Eric F. Spina was named Dean of the College at the end of 2003 and went on to serve as the Vice Chancellor and Provost of the University until 2015.

2005 – 2015

In 2005, The Department of Bioengineering and Neuroscience and the Department of Chemical Engineering and Materials Science merged to form the Department of Biomedical and Chemical Engineering in 2005.
Link Hall was expanded in 2008 with “Link+,” a five-story, interdisciplinary wing built onto the north side of the building. The addition houses state-of-the art research laboratories for the College. Dean Laura J. Steinberg joined the College in the same year.

The College continued to expand its resources in 2010 with the Syracuse Biomaterials Institute (SBI), focusing on research in biomaterials, smart medical devices, and biological/tissue-engineered constructs.

The same year, the Syracuse Center of Excellence in Environmental and Energy Systems (SyracuseCoE) opened in Downtown Syracuse. Within the Syracuse CoE, more than 200 private companies, organizations, and academic institutions create new products and services in indoor environmental quality, clean and renewable energy, and water resource management. It is home to many of the College’s mechanical and aerospace engineering labs.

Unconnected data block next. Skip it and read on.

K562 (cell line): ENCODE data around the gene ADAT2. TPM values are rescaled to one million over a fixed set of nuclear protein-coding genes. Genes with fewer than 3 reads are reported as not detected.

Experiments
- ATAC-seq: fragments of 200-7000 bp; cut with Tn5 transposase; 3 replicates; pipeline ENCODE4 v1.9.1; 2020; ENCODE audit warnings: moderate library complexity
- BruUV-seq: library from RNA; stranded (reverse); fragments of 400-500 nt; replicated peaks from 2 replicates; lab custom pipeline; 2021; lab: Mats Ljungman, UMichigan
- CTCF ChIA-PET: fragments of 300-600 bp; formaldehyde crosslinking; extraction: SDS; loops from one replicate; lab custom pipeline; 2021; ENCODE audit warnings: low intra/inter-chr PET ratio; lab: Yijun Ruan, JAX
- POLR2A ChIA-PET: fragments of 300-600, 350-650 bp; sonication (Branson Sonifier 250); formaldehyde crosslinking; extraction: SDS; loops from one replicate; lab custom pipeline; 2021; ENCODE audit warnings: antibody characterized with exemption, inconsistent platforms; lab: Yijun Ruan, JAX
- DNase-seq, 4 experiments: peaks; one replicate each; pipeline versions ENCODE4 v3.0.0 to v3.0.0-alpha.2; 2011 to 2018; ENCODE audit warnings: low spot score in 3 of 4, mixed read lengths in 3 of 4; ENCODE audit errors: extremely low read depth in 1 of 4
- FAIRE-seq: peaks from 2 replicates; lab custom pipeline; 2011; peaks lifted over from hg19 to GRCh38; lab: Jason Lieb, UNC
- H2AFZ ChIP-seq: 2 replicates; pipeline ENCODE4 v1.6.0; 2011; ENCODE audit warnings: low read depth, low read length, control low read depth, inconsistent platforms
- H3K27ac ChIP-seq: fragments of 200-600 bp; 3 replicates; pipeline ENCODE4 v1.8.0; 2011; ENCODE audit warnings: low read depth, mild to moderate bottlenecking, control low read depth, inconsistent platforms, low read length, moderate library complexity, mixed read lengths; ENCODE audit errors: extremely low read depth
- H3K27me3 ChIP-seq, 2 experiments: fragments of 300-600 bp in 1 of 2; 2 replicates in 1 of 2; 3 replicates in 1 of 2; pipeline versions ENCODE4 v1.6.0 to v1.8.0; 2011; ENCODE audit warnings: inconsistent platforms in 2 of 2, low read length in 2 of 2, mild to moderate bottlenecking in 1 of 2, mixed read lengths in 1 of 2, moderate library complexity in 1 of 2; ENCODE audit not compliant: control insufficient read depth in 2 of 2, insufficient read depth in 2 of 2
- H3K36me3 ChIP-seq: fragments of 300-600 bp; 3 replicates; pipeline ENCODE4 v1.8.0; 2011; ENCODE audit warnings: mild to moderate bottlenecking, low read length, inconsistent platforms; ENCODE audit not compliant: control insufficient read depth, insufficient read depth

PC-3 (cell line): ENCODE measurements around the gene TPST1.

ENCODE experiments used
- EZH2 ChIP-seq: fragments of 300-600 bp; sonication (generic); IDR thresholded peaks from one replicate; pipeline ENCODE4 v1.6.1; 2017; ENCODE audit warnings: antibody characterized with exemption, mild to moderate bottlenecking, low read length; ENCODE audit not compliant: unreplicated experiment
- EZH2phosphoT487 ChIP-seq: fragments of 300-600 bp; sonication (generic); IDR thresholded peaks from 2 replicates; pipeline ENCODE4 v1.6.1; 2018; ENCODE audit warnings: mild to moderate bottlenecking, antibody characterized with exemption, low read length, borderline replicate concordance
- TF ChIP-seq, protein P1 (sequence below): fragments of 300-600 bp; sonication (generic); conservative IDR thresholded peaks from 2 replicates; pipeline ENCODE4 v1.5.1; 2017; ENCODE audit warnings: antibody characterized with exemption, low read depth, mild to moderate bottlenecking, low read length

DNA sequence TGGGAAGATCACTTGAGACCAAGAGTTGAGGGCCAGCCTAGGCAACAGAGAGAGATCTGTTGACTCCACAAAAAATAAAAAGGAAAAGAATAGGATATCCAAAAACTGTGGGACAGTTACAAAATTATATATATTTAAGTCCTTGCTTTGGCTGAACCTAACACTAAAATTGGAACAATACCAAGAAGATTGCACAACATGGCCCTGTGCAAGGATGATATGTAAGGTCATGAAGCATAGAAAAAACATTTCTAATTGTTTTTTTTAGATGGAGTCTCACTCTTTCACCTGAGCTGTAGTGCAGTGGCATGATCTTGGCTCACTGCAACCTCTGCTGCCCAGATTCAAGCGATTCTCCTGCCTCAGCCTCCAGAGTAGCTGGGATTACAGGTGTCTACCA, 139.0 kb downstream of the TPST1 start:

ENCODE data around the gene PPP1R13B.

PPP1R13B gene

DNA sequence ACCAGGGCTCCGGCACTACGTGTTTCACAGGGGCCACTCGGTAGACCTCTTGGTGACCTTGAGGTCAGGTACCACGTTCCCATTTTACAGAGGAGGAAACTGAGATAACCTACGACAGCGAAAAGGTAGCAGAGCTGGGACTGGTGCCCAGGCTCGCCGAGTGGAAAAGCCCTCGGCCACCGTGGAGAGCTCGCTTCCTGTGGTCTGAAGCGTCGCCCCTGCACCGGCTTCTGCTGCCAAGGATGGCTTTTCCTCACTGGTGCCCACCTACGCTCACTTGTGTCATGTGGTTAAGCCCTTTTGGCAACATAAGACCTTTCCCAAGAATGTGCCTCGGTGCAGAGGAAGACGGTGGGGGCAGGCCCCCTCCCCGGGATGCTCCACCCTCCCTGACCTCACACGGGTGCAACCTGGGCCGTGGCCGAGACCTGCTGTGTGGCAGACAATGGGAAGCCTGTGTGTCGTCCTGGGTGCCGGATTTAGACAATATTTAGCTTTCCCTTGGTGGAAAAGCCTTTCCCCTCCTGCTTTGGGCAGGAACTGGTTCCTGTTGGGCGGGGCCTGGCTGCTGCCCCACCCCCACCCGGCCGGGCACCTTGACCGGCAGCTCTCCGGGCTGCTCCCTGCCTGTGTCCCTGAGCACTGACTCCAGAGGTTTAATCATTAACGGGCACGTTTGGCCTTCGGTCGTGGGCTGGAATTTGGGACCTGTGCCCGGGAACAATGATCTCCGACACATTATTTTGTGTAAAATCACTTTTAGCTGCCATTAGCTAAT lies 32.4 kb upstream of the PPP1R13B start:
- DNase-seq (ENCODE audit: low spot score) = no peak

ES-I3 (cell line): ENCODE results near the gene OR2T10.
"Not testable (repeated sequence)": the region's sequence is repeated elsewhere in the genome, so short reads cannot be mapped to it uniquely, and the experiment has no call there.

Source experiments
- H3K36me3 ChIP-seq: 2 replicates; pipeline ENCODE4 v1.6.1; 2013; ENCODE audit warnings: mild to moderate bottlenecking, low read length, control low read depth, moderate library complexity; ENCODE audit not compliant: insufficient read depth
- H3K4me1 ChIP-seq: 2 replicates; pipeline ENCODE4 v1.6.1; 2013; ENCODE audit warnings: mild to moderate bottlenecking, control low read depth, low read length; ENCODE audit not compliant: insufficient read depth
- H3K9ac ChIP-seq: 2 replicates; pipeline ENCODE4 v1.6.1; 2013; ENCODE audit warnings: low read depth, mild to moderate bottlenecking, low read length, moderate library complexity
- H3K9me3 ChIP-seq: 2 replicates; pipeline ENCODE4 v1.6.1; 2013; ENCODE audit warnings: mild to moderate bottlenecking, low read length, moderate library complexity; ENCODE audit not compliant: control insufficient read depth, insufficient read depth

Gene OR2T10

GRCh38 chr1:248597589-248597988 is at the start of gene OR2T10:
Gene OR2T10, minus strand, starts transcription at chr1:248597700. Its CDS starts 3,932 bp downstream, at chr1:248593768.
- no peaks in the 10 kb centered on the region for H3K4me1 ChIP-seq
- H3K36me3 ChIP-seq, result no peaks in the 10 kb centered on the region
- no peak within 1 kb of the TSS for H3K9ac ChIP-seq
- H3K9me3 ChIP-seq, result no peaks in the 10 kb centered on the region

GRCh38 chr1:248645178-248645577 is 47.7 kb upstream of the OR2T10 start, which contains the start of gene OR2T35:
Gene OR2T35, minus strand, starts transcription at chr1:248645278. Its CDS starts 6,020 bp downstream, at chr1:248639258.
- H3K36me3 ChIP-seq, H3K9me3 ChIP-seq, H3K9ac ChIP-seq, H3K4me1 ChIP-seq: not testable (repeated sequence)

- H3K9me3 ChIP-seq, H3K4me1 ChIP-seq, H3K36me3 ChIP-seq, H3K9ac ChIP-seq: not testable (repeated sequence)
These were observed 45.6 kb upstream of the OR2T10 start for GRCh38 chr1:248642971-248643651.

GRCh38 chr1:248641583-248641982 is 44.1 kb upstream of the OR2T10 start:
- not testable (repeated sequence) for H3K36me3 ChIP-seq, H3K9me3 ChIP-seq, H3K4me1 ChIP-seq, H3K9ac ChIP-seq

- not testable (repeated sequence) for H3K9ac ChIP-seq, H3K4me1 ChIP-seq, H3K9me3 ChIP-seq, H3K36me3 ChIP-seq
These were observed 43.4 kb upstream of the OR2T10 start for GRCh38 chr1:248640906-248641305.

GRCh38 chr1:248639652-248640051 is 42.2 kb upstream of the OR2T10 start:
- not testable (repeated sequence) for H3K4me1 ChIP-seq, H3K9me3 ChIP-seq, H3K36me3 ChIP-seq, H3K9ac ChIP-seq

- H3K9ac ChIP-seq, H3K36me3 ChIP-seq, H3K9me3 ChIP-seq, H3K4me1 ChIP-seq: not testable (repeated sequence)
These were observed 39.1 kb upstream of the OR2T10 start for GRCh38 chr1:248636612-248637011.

The Center for Information and Systems Assurance and Trust (CISAT) was also established in 2010 to explore new ideas in information and systems assurance and trust by bringing together faculty from the College of Engineering, the College of Law, the School of Information Studies, the Maxwell School of Citizenship and Public Affairs, the S.I. Newhouse School of Public Communications, and the College of Arts and Sciences.

In 2015, the College once again gained new leadership as Teresa A. Dahlberg was selected as the new Dean of the College.

2016 and Beyond

Today, the College of Engineering and Computer Science is recognized nationally for excellence in teaching and research, balancing its commitment to excellence in education, in engineering, and computer science with the leadership role it plays in exploring emerging and innovative technologies.